G-chart of interval between accidental extubations. Median (solid line) and upper and lower control limits (dashed lines) are shown. Fourteen accidental extubations were recorded in prior to DEFAULT and six afterwards. The time between accidental extubation events significantly increased following DEFAULT: median pre: 14 (range 2 to 86) days, post: 150 (56 to 365) days (Mann–Whitney, P <0.0001).

Estimates of tidal volume

Prior to the introduction of DEFAULT 35 of 71 invasively ventilated patients meeting inclusion criteria during a calendar month on PICU had a tidal volume <8 ml/kg at 08.00; this represents a proportion of 0.49 (95% CI 0.38 to 0.60). This was not significantly different at 12.00, when 29 of 67 patients had a tidal volume <8 ml/kg, (0.43, 0.32 to 0.55). Following the introduction of DEFAULT, 23/38 (0.61, 0.45 to 0.74) invasively ventilated patients, had tidal volumes <8 ml/kg at 8.00, and 25/43 patients at 12.00, (0.58, 0.43 to 0.72). This represented a trend towards an increased proportion of cases in the target range (z = 1.68, P = 0.09).

At six and nine months after DEFAULT the proportion of cases in the target range were significantly greater than baseline (Figure 3) (six months: at 8.00, 21/37, (0.56, 0.41 to 0.71) at 12.00, 49/77, (0.63, 0.52 to 0.74) (P <0.01) and at nine months at 8.00: 19/25, (0.76, 0.57 to 0.89), at 12.00, 18/22 (0.82, 0.68 to 0.91) (P <0.0002).

Figure 3
figure 3

Proportion of ventilated cases with inspired tidal volume <8 mls/Kg body weight pre- and post morning ward round. Proportions and 95% confidence intervals of proportions are shown. Probabilities derived from two-tailed test of difference in proportions.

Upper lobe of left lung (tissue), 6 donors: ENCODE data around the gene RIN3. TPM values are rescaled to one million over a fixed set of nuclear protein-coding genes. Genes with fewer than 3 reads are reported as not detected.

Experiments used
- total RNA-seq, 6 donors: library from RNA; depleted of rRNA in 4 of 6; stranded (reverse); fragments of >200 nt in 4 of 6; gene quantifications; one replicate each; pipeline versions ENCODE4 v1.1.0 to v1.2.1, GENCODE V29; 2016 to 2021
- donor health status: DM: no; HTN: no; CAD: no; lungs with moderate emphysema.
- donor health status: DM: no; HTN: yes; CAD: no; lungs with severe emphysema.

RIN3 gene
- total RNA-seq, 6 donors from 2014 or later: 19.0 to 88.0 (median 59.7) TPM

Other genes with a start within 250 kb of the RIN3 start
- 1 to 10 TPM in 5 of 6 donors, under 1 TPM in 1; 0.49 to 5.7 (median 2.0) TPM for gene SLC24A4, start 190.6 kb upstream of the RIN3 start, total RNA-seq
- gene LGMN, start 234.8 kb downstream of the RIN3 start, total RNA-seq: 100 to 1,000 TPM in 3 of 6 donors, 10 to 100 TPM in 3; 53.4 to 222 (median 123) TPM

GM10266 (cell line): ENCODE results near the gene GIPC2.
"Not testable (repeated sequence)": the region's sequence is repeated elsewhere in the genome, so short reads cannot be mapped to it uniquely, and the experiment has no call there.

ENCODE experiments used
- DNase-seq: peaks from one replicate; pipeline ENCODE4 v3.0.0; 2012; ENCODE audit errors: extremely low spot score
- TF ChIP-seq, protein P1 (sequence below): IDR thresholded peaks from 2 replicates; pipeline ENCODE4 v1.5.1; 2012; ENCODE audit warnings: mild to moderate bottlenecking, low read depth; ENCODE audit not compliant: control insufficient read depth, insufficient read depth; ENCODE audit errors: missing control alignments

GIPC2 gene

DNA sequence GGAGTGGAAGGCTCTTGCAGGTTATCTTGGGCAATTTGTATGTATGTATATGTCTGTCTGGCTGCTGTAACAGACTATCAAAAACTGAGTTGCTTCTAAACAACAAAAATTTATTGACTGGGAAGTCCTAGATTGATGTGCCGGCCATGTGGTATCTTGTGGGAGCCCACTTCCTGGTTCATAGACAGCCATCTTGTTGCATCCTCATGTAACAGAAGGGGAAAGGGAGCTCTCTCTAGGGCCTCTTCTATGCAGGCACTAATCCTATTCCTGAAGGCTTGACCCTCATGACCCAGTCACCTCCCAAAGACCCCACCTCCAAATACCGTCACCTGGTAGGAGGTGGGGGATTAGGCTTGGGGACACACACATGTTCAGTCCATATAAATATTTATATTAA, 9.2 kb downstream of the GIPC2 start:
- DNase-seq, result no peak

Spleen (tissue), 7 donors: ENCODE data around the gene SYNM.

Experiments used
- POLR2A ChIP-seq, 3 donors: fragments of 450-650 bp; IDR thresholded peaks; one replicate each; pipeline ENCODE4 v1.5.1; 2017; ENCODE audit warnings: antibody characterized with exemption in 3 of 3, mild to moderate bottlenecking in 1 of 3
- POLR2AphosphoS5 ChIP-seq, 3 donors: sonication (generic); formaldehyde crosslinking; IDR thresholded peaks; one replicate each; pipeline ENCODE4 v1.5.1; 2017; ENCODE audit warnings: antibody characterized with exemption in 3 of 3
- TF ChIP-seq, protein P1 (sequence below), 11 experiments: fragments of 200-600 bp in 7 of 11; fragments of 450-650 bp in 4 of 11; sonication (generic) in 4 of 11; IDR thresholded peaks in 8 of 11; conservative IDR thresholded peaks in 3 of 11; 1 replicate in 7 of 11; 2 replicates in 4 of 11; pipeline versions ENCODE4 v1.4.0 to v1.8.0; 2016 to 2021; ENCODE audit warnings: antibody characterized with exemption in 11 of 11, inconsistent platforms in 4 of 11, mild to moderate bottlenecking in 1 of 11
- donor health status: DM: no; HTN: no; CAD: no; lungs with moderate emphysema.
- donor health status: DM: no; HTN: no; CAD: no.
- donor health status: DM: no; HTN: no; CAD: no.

Interestingly, the increased proportions with tidal volumes <8 mls/kg remained equivalent at 8.00 and 12.00.


Good communication within teams is essential for good clinical care. Handovers have been identified as danger points where information needs to be passed from one team to another in a complete and succinct way. As working practices have changed ward rounds often become tools for night teams to pass information to day teams, for clinical discussions to be held and management plans of care for each patient to be made. Historically, these rounds have been led by clinicians with little participation from the wider multidisciplinary team. In contrast, the rounds within our unit are large with many non-clinical staff involved. This environment can be intimidating for more junior medical staff handing over from the previous night and daunting for nursing staff who have felt unable to contribute to discussions despite being aware of the details of clinical progress for their patient over the preceding hours and having the responsibility for carrying out the clinical plans for the shift.

Checklists within medicine have been used in a formalised way within the operating theatre to avoid harm. Recent reports have described checklists within an intensive care ward round setting but to date there has been no description of a checklist used as a team exercise in a paediatric setting. Our aim was to ensure that we were comprehensive in addressing key aspects of patient care. We looked to facilitate a change in culture whereby after each patient interaction the clinical management plan was reiterated in a structured way. By using a checklist tool our hope was to improve bedside communication, improve teamwork and improve the feeling of involvement by key stakeholders. Key aims were that the bedside nurse would be expected to reflect back the agreed care plan to the ward round group and that they should feel empowered to contribute to and influence the management plans. In this process we aimed to challenge any perceived authority gradient or hierarchy of communication.